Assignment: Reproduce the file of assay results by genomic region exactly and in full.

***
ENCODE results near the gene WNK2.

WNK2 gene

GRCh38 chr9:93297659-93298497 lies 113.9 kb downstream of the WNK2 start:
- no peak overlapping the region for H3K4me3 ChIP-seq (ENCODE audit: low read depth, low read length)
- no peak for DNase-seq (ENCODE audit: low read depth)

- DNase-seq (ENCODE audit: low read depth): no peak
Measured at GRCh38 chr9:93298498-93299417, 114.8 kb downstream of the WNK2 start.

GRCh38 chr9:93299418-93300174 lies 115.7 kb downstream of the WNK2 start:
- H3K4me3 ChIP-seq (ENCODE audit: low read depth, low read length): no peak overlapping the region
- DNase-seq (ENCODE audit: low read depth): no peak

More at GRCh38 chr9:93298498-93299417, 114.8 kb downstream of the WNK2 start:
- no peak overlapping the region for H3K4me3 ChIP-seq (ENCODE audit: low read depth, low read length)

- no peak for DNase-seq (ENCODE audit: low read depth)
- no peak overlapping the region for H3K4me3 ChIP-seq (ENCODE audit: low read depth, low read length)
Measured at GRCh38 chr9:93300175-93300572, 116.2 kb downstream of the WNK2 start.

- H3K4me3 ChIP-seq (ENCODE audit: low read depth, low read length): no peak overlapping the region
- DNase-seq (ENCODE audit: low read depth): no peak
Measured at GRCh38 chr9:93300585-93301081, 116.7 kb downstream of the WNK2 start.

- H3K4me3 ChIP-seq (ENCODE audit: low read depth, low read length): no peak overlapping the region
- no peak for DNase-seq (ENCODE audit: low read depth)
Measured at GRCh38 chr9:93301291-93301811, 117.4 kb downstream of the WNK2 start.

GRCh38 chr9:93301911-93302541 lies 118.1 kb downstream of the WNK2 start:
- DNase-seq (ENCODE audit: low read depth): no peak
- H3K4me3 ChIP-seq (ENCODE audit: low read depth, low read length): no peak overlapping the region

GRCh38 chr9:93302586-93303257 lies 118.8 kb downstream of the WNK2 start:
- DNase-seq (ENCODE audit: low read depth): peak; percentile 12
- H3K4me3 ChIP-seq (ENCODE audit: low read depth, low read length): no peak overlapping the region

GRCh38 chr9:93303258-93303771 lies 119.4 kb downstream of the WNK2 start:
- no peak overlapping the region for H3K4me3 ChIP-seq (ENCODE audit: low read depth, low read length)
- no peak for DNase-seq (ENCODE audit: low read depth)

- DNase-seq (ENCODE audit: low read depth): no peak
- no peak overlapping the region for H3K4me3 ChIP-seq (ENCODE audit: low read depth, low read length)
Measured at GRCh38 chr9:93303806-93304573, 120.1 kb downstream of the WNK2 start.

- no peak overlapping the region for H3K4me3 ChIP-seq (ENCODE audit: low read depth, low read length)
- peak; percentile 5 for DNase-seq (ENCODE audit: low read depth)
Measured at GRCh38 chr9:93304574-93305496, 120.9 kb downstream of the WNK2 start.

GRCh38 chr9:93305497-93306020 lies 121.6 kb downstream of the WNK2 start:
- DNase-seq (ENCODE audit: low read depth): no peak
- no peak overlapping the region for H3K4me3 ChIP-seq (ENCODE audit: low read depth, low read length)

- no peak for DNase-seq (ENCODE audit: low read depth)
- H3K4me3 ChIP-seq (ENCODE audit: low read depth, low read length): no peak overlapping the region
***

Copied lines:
ENCODE results near the gene WNK2.

WNK2 gene

GRCh38 chr9:93297659-93298497 lies 113.9 kb downstream of the WNK2 start:
- no peak overlapping the region for H3K4me3 ChIP-seq (ENCODE audit: low read depth, low read length)
- no peak for DNase-seq (ENCODE audit: low read depth)

- DNase-seq (ENCODE audit: low read depth): no peak
Measured at GRCh38 chr9:93298498-93299417, 114.8 kb downstream of the WNK2 start.

GRCh38 chr9:93299418-93300174 lies 115.7 kb downstream of the WNK2 start:
- H3K4me3 ChIP-seq (ENCODE audit: low read depth, low read length): no peak overlapping the region
- DNase-seq (ENCODE audit: low read depth): no peak

More at GRCh38 chr9:93298498-93299417, 114.8 kb downstream of the WNK2 start:
- no peak overlapping the region for H3K4me3 ChIP-seq (ENCODE audit: low read depth, low read length)

- no peak for DNase-seq (ENCODE audit: low read depth)
- no peak overlapping the region for H3K4me3 ChIP-seq (ENCODE audit: low read depth, low read length)
Measured at GRCh38 chr9:93300175-93300572, 116.2 kb downstream of the WNK2 start.

- H3K4me3 ChIP-seq (ENCODE audit: low read depth, low read length): no peak overlapping the region
- DNase-seq (ENCODE audit: low read depth): no peak
Measured at GRCh38 chr9:93300585-93301081, 116.7 kb downstream of the WNK2 start.

- H3K4me3 ChIP-seq (ENCODE audit: low read depth, low read length): no peak overlapping the region
- no peak for DNase-seq (ENCODE audit: low read depth)
Measured at GRCh38 chr9:93301291-93301811, 117.4 kb downstream of the WNK2 start.

GRCh38 chr9:93301911-93302541 lies 118.1 kb downstream of the WNK2 start:
- DNase-seq (ENCODE audit: low read depth): no peak
- H3K4me3 ChIP-seq (ENCODE audit: low read depth, low read length): no peak overlapping the region

GRCh38 chr9:93302586-93303257 lies 118.8 kb downstream of the WNK2 start:
- DNase-seq (ENCODE audit: low read depth): peak; percentile 12
- H3K4me3 ChIP-seq (ENCODE audit: low read depth, low read length): no peak overlapping the region

GRCh38 chr9:93303258-93303771 lies 119.4 kb downstream of the WNK2 start:
- no peak overlapping the region for H3K4me3 ChIP-seq (ENCODE audit: low read depth, low read length)
- no peak for DNase-seq (ENCODE audit: low read depth)

- DNase-seq (ENCODE audit: low read depth): no peak
- no peak overlapping the region for H3K4me3 ChIP-seq (ENCODE audit: low read depth, low read length)
Measured at GRCh38 chr9:93303806-93304573, 120.1 kb downstream of the WNK2 start.

- no peak overlapping the region for H3K4me3 ChIP-seq (ENCODE audit: low read depth, low read length)
- peak; percentile 5 for DNase-seq (ENCODE audit: low read depth)
Measured at GRCh38 chr9:93304574-93305496, 120.9 kb downstream of the WNK2 start.

GRCh38 chr9:93305497-93306020 lies 121.6 kb downstream of the WNK2 start:
- DNase-seq (ENCODE audit: low read depth): no peak
- no peak overlapping the region for H3K4me3 ChIP-seq (ENCODE audit: low read depth, low read length)

- no peak for DNase-seq (ENCODE audit: low read depth)
- H3K4me3 ChIP-seq (ENCODE audit: low read depth, low read length): no peak overlapping the region